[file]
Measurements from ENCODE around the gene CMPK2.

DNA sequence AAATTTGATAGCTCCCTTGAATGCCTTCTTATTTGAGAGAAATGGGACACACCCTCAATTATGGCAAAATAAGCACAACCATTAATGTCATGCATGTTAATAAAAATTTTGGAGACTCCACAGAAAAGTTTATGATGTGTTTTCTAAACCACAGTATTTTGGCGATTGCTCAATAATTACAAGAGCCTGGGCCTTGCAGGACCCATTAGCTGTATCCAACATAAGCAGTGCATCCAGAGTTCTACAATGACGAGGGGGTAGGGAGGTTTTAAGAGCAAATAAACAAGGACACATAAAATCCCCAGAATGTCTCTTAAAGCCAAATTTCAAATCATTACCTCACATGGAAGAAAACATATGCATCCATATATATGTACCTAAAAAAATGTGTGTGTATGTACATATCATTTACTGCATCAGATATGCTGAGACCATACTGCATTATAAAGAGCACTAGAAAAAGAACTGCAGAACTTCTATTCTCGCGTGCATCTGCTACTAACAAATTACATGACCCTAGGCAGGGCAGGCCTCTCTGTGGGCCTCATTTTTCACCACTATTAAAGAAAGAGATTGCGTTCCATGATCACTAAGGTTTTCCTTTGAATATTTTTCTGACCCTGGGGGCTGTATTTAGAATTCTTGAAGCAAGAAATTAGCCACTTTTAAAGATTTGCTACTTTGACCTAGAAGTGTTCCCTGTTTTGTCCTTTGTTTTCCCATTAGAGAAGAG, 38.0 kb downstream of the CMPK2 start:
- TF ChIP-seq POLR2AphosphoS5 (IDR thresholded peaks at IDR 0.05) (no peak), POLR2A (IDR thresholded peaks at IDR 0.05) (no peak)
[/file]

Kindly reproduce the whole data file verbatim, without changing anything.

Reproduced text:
Measurements from ENCODE around the gene CMPK2.

DNA sequence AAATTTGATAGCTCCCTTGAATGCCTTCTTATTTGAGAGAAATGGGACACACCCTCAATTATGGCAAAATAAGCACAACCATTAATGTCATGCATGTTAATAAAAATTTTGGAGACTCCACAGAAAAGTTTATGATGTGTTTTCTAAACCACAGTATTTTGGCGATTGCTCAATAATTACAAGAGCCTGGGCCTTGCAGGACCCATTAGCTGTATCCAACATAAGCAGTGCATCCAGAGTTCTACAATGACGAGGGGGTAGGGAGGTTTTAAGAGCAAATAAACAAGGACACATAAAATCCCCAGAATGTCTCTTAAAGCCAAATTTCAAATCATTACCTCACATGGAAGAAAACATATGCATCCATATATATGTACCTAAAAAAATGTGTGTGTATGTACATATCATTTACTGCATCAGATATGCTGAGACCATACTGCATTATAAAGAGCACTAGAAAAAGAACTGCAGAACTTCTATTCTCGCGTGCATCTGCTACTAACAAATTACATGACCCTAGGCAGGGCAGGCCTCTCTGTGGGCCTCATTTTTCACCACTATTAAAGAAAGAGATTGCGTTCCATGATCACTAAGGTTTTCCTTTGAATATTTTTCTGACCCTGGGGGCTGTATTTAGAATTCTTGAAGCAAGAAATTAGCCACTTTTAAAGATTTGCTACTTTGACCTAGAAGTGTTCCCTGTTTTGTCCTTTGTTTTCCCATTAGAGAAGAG, 38.0 kb downstream of the CMPK2 start:
- TF ChIP-seq POLR2AphosphoS5 (IDR thresholded peaks at IDR 0.05) (no peak), POLR2A (IDR thresholded peaks at IDR 0.05) (no peak)